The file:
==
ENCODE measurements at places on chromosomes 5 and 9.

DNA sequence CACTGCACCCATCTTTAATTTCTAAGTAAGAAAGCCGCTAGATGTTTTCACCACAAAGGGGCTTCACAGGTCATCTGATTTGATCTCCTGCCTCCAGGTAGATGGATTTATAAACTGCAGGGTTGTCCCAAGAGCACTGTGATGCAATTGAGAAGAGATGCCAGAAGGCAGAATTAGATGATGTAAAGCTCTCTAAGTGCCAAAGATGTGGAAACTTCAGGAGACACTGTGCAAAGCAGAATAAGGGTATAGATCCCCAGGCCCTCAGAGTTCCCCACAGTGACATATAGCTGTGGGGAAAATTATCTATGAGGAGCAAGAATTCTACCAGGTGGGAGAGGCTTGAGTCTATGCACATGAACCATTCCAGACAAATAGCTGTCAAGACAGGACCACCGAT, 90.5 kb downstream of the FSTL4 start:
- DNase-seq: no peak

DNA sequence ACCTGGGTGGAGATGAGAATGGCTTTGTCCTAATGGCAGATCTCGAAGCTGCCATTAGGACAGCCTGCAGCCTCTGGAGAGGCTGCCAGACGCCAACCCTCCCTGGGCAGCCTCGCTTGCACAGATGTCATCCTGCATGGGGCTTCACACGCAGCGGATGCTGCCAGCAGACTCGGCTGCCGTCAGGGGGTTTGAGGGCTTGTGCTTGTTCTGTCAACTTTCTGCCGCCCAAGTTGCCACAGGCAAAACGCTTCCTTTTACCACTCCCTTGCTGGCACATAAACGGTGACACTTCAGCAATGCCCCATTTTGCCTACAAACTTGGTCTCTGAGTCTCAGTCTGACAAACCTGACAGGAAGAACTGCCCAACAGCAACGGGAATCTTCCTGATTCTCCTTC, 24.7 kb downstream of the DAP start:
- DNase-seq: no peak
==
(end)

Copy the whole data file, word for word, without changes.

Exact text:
ENCODE measurements at places on chromosomes 5 and 9.

DNA sequence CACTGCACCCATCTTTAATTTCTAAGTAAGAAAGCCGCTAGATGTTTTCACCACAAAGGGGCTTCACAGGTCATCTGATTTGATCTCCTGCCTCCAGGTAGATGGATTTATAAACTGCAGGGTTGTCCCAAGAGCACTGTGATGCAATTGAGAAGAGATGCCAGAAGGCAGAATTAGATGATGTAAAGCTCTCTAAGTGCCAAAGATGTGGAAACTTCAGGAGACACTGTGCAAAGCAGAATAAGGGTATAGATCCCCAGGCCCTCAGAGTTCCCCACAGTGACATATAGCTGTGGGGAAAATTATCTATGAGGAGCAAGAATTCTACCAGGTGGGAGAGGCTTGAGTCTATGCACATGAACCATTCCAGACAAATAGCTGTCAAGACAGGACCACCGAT, 90.5 kb downstream of the FSTL4 start:
- DNase-seq: no peak

DNA sequence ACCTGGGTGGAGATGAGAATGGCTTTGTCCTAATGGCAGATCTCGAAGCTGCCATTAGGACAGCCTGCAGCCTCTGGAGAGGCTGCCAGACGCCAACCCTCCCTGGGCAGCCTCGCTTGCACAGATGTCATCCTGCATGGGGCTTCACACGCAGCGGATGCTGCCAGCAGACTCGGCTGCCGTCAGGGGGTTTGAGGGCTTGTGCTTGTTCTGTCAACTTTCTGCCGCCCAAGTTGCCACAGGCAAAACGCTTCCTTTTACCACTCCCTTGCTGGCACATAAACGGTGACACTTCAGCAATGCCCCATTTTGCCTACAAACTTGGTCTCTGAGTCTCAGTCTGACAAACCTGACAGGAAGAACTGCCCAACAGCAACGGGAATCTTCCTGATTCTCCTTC, 24.7 kb downstream of the DAP start:
- DNase-seq: no peak